The backstory in Chiquita's history is almost of invention of the kind of intervention that Obama himself campaigned against - so Holder's defending that company carries a lot of symbolic weight. I'm not against Holder, but I would like to hear him explain that he understands that burden, because people overseas who are hoping that Obama is serious about rebuilding America's shattered reputation certainly will appreciate that.

Your second point: I may be misinterpreting the question, so accept my apologies in advance if I am. There's still horrible stuff going on everywhere in the banana world at the subcontractor level, as well as at company-owned plantations (of which there are enough to still make a difference.) Do the banana companies have the ability to change it? Yes - even when the problems are related to guerilla movements, i.e. in the Philippines.) The answer is to work to change the banana supply chain, from beginning to end, so that there's more fairness and control at the local farm level.

Could Chiquita have done something else in Colombia? One place it could have started was by contextualizing its actions. The violence it helped continue in Colombia by paying the AUC was spawned, originally, but the instability it sponsored early part of the 20th century as it sought to control that country's banana supply.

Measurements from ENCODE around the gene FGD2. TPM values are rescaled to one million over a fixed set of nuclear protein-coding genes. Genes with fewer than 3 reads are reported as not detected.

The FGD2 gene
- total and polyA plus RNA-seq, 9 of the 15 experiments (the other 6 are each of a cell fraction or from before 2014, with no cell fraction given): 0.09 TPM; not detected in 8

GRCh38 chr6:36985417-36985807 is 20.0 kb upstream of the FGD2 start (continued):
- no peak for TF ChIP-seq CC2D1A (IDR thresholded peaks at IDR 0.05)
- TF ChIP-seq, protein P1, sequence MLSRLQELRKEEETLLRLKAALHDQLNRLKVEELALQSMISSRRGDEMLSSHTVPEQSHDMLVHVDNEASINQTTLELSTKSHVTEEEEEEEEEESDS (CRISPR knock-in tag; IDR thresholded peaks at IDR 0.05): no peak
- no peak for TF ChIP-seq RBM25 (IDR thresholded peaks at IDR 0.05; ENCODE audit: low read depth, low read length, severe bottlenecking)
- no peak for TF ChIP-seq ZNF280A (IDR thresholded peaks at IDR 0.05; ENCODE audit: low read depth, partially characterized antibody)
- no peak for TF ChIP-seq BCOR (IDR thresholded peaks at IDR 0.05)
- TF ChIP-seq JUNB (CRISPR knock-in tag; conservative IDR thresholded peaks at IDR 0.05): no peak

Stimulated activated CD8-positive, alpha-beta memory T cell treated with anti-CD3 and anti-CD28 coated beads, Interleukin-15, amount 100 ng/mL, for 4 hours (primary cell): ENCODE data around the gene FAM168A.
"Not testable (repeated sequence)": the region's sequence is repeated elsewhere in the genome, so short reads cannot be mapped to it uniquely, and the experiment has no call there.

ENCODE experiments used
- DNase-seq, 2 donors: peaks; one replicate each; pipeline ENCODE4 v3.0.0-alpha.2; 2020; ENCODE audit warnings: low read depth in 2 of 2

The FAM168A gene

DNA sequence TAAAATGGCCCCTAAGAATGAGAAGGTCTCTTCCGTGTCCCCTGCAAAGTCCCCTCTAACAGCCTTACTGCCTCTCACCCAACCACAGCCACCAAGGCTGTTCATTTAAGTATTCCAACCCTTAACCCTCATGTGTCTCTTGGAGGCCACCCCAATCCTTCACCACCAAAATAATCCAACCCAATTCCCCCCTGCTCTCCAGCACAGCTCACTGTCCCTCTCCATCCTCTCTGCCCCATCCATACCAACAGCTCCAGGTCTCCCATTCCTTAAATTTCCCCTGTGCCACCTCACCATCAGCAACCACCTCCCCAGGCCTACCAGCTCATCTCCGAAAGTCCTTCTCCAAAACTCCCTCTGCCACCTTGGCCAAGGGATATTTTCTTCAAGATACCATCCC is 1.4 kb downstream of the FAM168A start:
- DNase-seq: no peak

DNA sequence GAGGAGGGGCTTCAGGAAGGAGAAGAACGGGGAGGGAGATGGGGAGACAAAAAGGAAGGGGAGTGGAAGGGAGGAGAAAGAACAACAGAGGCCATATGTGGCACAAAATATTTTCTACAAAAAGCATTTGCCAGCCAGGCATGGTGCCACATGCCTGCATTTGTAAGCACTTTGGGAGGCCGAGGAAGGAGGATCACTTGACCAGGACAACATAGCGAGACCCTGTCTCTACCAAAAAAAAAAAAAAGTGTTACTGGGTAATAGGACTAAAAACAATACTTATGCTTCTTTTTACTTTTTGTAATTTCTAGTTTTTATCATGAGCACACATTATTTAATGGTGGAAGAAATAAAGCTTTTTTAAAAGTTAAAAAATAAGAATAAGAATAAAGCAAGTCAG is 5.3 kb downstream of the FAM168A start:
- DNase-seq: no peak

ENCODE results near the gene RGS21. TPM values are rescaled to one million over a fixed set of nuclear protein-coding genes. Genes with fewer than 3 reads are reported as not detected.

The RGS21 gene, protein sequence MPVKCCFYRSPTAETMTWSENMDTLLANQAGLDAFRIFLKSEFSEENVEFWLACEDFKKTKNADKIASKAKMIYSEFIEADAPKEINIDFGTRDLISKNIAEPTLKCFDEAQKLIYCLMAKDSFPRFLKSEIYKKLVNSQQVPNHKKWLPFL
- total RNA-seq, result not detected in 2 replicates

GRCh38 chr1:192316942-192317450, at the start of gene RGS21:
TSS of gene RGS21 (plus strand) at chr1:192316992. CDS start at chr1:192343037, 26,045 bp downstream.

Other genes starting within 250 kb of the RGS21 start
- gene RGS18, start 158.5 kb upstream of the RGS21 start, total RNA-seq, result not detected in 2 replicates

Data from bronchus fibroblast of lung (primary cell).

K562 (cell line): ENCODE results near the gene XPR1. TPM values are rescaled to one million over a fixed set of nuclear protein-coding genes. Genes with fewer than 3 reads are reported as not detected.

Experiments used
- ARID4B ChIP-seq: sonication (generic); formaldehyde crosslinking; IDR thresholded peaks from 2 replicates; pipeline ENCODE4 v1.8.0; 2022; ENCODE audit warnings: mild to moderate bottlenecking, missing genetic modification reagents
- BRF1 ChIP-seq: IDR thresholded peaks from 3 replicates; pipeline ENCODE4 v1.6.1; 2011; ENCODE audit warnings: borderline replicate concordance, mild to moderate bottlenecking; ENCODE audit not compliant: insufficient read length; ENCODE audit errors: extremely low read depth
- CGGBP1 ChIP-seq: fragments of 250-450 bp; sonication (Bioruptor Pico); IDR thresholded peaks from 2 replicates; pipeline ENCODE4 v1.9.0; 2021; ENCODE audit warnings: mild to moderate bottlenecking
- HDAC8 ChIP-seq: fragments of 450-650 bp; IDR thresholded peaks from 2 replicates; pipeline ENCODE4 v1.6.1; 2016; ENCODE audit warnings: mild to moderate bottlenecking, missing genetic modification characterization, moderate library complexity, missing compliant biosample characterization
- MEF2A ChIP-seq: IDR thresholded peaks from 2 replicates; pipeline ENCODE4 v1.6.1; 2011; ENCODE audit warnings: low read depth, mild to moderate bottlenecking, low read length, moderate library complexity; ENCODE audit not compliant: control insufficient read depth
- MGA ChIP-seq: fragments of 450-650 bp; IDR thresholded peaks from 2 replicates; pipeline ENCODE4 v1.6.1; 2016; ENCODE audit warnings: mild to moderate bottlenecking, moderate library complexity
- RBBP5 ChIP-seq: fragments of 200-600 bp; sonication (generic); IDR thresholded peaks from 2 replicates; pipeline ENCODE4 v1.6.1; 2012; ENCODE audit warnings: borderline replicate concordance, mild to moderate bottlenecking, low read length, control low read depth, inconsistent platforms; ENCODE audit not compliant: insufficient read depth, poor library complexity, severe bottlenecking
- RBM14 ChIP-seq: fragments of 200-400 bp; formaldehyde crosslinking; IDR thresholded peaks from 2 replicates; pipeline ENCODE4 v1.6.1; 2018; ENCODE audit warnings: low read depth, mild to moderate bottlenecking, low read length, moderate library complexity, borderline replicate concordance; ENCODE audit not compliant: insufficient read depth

I don't begrudge Chiquita a defense, or a right to exist, or thrive. Nor do I wish to see Holder shut out of a job that he'd probably be brilliant at (and pragmatically, this is Washington.) But shining a little bit of light into this one small debate could illuminate a century of ugliness - and even help heal some of it, perhaps.

- Dan


You are just naive. You believed Obama represented "change", how very pathetic. Did you even understand what Rezko or Exelon was about?

McCain, the most honest politician around, one who repeatedly showed himself willing to incur political cost by doing the right thing, was real "change".

I predict that with time you will become increasingly cynical of all things Obama.